Anthropology of religion
The anthropology of religion is principally concerned with the common basic needs of man that religion fulfills.
 Cultural anthropology of religion
The cultural anthropology of religion is principally concerned with the cultural aspects of religion. Of primary concern to the cultural anthropologist of religions are rituals, beliefs, religious art, and practices of piety.
 Literary approaches
There are many approaches to the study of sacred texts. One of these approaches is to interpret the text as a literary object. Metaphor, thematic elements, and the nature and motivations of the characters are of interest in this approach. An example of this approach is God: A Biography, by Jack Miles.
 Neurological approaches
Recently there has been an interesting meeting between neurology and religion, especially Buddhism. Also of interest has been the temporal lobe, the “God center” of the brain. (Ramachandran, ch. 9) Although not a widely accepted discipline within religious studies, neurological findings in regard to religious experience may very well become of more widespread interest to scholars of religion. Scientific investigators have used a SPECT scanner to analyze the brain activity of both Christian contemplatives and Buddhist meditators, finding them to be quite similar.
A number of methodologies are used in Religious Studies. Methodologies are hermeneutics, or interpretive models, that provide a structure for the analysis of religious phenomena.
Phenomenology is “arguably the most influential approach to the study of religion in the twentieth century.” (Partridge) The term was first used by Pierre Daniel Chantepie de la Saussaye in his work Lehrbuch der Religiongeschichte (1887). Chantepie’s phenomenology catalogued observable characteristics of religion much like a zoologist would categorize animals or an entomologist would categorize insects.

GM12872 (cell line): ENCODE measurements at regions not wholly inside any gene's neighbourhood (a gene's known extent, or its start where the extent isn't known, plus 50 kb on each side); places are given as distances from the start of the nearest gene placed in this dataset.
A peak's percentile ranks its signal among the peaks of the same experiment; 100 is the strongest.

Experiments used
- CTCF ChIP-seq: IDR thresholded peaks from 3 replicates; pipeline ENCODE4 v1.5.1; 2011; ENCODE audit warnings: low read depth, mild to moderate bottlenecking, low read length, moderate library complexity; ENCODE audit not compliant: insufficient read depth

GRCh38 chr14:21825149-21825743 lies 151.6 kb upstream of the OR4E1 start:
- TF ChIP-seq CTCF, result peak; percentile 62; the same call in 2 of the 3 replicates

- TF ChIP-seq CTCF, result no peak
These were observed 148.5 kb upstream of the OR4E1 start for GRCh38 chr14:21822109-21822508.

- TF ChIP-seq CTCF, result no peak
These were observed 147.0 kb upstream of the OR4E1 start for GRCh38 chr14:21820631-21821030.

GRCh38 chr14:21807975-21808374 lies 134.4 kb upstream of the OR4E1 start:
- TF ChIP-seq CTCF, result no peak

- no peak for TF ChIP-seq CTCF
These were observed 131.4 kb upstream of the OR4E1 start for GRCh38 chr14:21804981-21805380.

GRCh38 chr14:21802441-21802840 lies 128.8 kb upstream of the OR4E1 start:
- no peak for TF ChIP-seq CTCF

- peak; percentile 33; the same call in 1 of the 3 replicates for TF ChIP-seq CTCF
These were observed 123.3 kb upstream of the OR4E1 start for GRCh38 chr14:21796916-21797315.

In part due to Husserl’s influence, “phenomenology” came to “refer to a method which is more complex and claims rather more for itself than did Chantepie’s mere cataloguing of facts.” (Partridge) Husserl argued that the foundation of knowledge is consciousness. He recognized “how easy it is for prior beliefs and interpretations to unconsciously influence one’s thinking, Husserl’s phenomenological method sought to shelve all these presuppositions and interpretations.” (Partridge) Husserl introduced the term “eidetic vision” to describe the ability to observe without “prior beliefs and interpretations” influencing understanding and perception.
His other main conceptual contribution is the idea of the “epoch”: setting aside metaphysical questions and observing phenomena in and of themselves. Husserl “sought to place philosophy on a descriptive and scientific basis.” (Partridge)
Partridge examines the most systematic and thorough example of phenomenology, Gerardus van der Leeuw’s Religion in Essence and Manifestation (1933):
- Firstly, argues van der Leeuw, the student of religion needs to classify the religious phenomena into distinct categories: e.g. sacrifice, sacrament, sacred space, sacred time, sacred word, festivals, and myth.
- Secondly, scholars then need to interpolate the phenomena into the their own lives. That is to say, they need to empathetically (Einfuhlung) try and understand the religion from within….The life examined by the religious studies scholar, insists van der Leeuw, needs to “acquire its place in the life of the student himself who should understand it out of his inner self.”
- Thirdly, van der Leeuw stresses perhaps the fundamental phenomenological principle, namely epoch, the suspension of value-judgements and the adoption of a neutral stance.
- Fourthly, scholars needs to clarify any apparent structural relationships and make sense of the information. In so doing, they move towards a holistic understanding of how the various aspects of a religion relate and function together.
- Fifthly, this leads naturally to a stage at which “all these activities, undertaken together and simultaneously, constitute genuine understanding [Verstehen]: the chaotic and obstinate ‘reality’ thus becomes a manifestation, a revelation” (eidetic vision).